Raewyn Bailey: I think obviously a lot of people - I would imagine people here use Seek. That is a good place to go for staff. Unfortunately there is high unemployment at the moment, so you’re probably getting maybe 160 people applying or 200 people applying for every job. I would suggest using industry contacts or people you trust. Talk to them and ask them who they might know who could be looking. Perhaps going and investing some money and putting it in an industry magazine, or something like that. So if it’s particular to the insurance industry, et cetera.
Finding that perfect person. I don’t think there’s anything as a perfect person, but I think it’s probably all about the process. I don’t know if you’re going to ask me about the process, but it’s certainly something that you need to pay a lot of attention to. I mean, someone comes in, they might ring and you get them in for an interview. You’re making a judgment call in maybe three quarters of an hour on someone that’s spent the last 20, 30 or 40 years getting to be who they are. So you’re trying to judge them in three quarters of an hour so they’ll work for you and be a good employee, and it just doesn’t happen that way.
So I’m suggesting for medium or even senior roles, have two meetings with them. Get your staff to meet them. Take them for lunch, take them for dinner, put them in a social situation, and for goodness sake, reference check. Please reference check. Because I talk to so many small businesses who think, loved them in the interview, they’re fine. Well they’re not. If you can get a reference from a supervisor from the last couple of years, you could save yourself a lot of heartache. Because the things that some of these referees say blow my mind, and they’re given to me by the candidate.
Julian Simmonds: Okay. So, have a few interviews and references. What about in this world of social media that we live in, should you be checking their social media first?
Raewyn Bailey: Definitely. Go on LinkedIn. See if their LinkedIn resume actually matches their real resume. Stalk them on Facebook. Stalk them on Instagram. Just see what they do in their spare time, you know, if they’re a pole dancer or whatever they’re doing. Not that there’s anything wrong with that…
Julian Simmonds: It’s good fitness I hear.
Raewyn Bailey: But you just need to make sure that they are who they say they are.
Julian Simmonds: Okay. So you’ve gone onto Seek or wherever you’ve found them. You’ve whittled them down. You’ve done a few interviews. You’ve checked their social media. So far, so good. Say you’ve got them in an interview or a social setting, what are you looking for in the employee? Is there a particular attribute, like is enthusiasm number one? Is it the ability to speak, or the ability to write letters? Is it customer focussed? What’s your view?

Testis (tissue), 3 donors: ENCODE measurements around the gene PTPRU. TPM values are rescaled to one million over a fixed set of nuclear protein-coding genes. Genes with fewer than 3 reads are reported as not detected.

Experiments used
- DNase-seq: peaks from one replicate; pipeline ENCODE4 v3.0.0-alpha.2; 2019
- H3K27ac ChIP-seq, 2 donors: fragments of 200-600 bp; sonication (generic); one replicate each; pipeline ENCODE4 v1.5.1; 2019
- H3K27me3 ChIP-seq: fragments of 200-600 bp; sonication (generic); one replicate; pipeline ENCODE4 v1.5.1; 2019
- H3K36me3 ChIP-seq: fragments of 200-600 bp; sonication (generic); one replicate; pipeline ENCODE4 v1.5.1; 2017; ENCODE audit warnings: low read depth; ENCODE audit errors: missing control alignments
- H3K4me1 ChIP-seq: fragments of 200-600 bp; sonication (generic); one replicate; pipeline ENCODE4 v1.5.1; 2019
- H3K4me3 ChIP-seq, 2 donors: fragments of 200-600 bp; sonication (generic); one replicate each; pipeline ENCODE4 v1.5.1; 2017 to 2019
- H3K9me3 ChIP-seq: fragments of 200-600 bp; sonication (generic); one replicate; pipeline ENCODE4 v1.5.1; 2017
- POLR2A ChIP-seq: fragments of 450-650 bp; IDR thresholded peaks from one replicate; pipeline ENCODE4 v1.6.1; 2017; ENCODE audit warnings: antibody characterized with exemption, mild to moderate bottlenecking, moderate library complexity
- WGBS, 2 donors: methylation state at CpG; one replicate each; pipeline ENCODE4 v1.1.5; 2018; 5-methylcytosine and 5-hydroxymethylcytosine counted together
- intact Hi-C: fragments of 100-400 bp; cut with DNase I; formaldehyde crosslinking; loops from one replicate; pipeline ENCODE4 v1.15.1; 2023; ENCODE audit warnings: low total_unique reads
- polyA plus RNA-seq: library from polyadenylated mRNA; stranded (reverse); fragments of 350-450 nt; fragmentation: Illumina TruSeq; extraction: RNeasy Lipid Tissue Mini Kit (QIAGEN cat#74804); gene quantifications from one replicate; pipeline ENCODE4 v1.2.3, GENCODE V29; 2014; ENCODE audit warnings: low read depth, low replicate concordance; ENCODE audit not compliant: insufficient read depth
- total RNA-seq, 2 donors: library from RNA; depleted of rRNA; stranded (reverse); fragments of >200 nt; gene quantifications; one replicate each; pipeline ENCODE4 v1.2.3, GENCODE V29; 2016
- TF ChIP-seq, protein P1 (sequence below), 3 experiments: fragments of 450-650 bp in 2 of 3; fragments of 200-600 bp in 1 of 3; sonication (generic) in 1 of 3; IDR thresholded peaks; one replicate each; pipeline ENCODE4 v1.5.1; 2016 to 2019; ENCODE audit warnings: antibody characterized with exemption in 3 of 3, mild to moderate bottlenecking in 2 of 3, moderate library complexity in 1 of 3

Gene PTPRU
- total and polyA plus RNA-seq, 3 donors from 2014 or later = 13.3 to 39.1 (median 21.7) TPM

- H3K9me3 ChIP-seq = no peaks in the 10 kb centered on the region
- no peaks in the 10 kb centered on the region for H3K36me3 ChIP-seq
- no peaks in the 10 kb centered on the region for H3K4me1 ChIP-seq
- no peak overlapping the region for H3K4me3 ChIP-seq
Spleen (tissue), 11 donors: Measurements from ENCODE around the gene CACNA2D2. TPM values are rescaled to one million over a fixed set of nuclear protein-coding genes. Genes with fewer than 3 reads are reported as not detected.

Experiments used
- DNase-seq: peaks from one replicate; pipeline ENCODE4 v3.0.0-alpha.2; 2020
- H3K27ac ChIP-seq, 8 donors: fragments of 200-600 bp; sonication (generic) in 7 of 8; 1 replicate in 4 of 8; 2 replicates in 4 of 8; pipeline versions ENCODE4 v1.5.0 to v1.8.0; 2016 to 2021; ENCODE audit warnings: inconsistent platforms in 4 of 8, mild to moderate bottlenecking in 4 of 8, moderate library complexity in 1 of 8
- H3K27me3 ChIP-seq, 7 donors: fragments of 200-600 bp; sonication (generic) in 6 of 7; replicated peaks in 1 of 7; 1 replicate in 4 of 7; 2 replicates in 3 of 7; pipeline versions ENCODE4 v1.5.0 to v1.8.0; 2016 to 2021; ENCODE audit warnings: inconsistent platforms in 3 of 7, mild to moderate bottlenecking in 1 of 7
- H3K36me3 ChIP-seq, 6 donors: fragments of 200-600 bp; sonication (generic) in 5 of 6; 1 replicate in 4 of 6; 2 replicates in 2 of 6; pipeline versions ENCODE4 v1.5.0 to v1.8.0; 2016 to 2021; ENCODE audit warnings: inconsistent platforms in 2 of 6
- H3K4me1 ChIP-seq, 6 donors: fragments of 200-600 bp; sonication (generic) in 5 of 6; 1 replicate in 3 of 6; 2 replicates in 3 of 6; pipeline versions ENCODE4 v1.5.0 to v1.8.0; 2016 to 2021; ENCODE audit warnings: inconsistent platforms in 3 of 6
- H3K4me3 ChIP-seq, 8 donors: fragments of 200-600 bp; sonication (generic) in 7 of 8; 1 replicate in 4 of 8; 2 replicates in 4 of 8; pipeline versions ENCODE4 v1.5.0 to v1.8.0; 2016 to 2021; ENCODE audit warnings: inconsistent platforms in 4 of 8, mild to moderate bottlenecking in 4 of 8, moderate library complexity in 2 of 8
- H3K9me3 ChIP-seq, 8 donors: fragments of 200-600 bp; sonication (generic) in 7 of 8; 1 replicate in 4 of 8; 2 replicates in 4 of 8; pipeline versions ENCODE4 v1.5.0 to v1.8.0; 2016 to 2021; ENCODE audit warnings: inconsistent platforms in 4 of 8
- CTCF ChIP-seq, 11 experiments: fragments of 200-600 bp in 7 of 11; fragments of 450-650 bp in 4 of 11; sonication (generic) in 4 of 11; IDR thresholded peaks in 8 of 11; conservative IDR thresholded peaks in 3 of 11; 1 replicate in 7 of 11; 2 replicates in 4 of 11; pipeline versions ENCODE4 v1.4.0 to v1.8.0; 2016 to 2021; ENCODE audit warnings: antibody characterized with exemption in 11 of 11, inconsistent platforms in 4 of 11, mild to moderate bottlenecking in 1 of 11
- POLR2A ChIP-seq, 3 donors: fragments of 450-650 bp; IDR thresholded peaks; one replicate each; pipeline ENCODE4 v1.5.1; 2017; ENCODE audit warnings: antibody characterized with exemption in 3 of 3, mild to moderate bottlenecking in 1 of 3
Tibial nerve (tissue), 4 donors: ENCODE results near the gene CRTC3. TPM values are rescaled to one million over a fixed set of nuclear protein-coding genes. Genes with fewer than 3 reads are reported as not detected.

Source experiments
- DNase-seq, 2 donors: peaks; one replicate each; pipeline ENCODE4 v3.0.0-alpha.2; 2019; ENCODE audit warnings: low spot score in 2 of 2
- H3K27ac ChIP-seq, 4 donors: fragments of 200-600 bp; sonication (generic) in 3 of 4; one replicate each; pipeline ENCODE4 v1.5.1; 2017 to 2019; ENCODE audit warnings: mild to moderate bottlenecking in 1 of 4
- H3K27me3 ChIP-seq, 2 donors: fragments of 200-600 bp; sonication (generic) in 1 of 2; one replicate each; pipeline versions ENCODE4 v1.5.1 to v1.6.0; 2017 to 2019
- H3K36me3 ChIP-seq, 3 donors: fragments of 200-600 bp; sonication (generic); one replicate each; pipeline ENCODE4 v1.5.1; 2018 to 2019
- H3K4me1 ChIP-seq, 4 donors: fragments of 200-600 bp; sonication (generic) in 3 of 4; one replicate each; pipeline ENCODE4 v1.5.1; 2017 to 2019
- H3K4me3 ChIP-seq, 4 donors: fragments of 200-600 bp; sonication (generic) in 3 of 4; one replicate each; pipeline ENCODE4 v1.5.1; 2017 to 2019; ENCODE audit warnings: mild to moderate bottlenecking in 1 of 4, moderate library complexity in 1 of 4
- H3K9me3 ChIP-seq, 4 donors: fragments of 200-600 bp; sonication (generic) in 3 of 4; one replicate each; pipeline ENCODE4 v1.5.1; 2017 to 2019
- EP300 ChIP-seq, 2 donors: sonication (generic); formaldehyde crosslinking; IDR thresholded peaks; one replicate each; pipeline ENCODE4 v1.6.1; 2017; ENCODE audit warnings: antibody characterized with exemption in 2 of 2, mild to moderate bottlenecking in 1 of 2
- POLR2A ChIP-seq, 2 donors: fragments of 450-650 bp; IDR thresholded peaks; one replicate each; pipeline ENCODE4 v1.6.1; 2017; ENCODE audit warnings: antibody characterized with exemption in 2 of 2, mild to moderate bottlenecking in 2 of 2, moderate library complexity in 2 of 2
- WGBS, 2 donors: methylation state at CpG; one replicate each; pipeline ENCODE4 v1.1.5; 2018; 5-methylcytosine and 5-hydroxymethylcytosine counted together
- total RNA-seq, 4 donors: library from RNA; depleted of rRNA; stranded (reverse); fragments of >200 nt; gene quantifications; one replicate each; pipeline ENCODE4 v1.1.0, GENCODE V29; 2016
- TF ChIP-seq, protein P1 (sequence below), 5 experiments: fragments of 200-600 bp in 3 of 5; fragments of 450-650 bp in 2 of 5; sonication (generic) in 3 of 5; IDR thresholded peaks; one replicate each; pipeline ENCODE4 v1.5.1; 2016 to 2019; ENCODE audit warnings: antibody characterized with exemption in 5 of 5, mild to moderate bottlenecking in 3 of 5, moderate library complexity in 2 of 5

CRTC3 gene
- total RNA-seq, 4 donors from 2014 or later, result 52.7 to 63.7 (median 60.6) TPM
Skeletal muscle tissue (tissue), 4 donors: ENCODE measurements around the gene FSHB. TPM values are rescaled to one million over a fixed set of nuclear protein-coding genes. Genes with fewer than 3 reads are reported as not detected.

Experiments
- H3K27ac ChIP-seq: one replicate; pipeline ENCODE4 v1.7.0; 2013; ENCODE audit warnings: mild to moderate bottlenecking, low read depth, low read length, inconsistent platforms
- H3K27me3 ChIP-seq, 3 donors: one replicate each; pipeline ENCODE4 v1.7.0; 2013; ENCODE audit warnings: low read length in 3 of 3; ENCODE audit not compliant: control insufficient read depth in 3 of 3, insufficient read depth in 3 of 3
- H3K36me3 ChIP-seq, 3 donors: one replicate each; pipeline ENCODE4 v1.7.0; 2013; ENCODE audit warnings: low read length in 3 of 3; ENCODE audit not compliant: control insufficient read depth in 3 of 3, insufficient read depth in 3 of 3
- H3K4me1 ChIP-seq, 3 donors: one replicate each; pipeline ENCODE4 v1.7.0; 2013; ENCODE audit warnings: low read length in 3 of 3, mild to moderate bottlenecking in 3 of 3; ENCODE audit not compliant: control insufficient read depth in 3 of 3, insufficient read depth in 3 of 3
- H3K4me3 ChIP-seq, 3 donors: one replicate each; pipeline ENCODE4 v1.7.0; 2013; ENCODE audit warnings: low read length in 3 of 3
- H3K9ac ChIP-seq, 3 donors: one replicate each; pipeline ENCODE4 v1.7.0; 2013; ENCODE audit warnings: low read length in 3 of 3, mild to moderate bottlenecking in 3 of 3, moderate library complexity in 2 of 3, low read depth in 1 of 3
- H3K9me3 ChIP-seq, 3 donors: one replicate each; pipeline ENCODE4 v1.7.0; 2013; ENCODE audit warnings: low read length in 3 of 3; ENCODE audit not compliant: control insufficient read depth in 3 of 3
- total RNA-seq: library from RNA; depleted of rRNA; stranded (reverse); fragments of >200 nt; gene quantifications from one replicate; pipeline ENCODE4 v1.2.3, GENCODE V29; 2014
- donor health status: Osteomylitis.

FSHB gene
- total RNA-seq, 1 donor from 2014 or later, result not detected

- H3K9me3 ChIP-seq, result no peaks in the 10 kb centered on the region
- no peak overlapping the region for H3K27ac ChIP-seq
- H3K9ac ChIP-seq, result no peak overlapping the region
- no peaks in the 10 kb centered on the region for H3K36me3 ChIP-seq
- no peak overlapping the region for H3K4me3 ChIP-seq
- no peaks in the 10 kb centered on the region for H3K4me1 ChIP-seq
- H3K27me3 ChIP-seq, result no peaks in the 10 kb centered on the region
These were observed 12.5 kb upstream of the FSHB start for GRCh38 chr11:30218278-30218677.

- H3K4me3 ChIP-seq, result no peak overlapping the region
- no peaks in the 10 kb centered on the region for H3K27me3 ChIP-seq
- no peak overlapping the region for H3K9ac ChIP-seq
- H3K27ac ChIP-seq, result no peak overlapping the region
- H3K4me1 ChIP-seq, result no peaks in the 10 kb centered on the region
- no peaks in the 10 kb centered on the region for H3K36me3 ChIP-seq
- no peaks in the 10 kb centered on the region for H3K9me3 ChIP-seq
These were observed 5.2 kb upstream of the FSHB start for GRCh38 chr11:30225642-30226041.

Raewyn Bailey: I think that really depends on the role. But I believe, and after 25 years of recruiting that attitude and intelligence are the two main things. You can’t change someone’s attitude that easily, and if they’re bright they’ll pick up things. So I think those two things, that’s what I look for when I interview.
Julian Simmonds: Okay, so perhaps then attitude is more important than perhaps having all the previous experience that you’re looking for?
Raewyn Bailey: Yes, definitely. If someone’s bright they can pick up things. But if they haven’t got the right attitude and they’re not the right person when they’re in there. You know, one person, especially in small business - any business - but especially in a small business, one person can actually damage the morale of the rest of the team and cause a huge amount of damage while they’re there.
Julian Simmonds: Okay. So now you’ve picked your favourite person, you’ve got the employee and they’re starting now. You’re now about to invest a lot of time and money in training them and all the rest of it. How do you then make sure that you keep the person? How do you retain the good employee, rather than invest that time in training only to see them jump to another business?
Raewyn Bailey: Look, unfortunately you can’t stop them jumping to another business. If they’re going to go, they’re going to go. I think what you can do though, to try and get them to stay is one, on-board them properly. So make sure that when they arrive, they actually have their business cards and they actually have their log-in set up and you don’t just throw them at a desk and say off you go. You need to care for staff. They are going to be a long term employee, hopefully, so look after them.